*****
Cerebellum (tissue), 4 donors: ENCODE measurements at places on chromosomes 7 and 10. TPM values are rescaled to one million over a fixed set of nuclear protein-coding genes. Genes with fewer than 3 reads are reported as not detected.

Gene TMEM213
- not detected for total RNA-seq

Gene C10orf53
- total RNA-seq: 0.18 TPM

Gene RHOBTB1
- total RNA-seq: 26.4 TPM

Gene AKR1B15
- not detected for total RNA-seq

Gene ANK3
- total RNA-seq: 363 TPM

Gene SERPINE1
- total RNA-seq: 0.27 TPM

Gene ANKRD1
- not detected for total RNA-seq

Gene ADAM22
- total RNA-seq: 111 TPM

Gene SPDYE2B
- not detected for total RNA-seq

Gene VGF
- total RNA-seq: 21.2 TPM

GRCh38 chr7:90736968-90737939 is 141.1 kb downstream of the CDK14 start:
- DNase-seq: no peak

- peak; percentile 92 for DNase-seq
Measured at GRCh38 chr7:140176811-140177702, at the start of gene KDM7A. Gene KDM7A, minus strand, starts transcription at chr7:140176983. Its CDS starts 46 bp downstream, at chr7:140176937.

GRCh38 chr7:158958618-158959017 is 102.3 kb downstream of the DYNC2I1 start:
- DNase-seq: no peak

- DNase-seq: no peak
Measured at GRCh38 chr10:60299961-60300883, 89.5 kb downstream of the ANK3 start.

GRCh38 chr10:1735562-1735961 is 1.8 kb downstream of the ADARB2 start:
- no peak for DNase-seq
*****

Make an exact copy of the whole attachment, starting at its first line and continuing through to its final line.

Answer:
Cerebellum (tissue), 4 donors: ENCODE measurements at places on chromosomes 7 and 10. TPM values are rescaled to one million over a fixed set of nuclear protein-coding genes. Genes with fewer than 3 reads are reported as not detected.

Gene TMEM213
- not detected for total RNA-seq

Gene C10orf53
- total RNA-seq: 0.18 TPM

Gene RHOBTB1
- total RNA-seq: 26.4 TPM

Gene AKR1B15
- not detected for total RNA-seq

Gene ANK3
- total RNA-seq: 363 TPM

Gene SERPINE1
- total RNA-seq: 0.27 TPM

Gene ANKRD1
- not detected for total RNA-seq

Gene ADAM22
- total RNA-seq: 111 TPM

Gene SPDYE2B
- not detected for total RNA-seq

Gene VGF
- total RNA-seq: 21.2 TPM

GRCh38 chr7:90736968-90737939 is 141.1 kb downstream of the CDK14 start:
- DNase-seq: no peak

- peak; percentile 92 for DNase-seq
Measured at GRCh38 chr7:140176811-140177702, at the start of gene KDM7A. Gene KDM7A, minus strand, starts transcription at chr7:140176983. Its CDS starts 46 bp downstream, at chr7:140176937.

GRCh38 chr7:158958618-158959017 is 102.3 kb downstream of the DYNC2I1 start:
- DNase-seq: no peak

- DNase-seq: no peak
Measured at GRCh38 chr10:60299961-60300883, 89.5 kb downstream of the ANK3 start.

GRCh38 chr10:1735562-1735961 is 1.8 kb downstream of the ADARB2 start:
- no peak for DNase-seq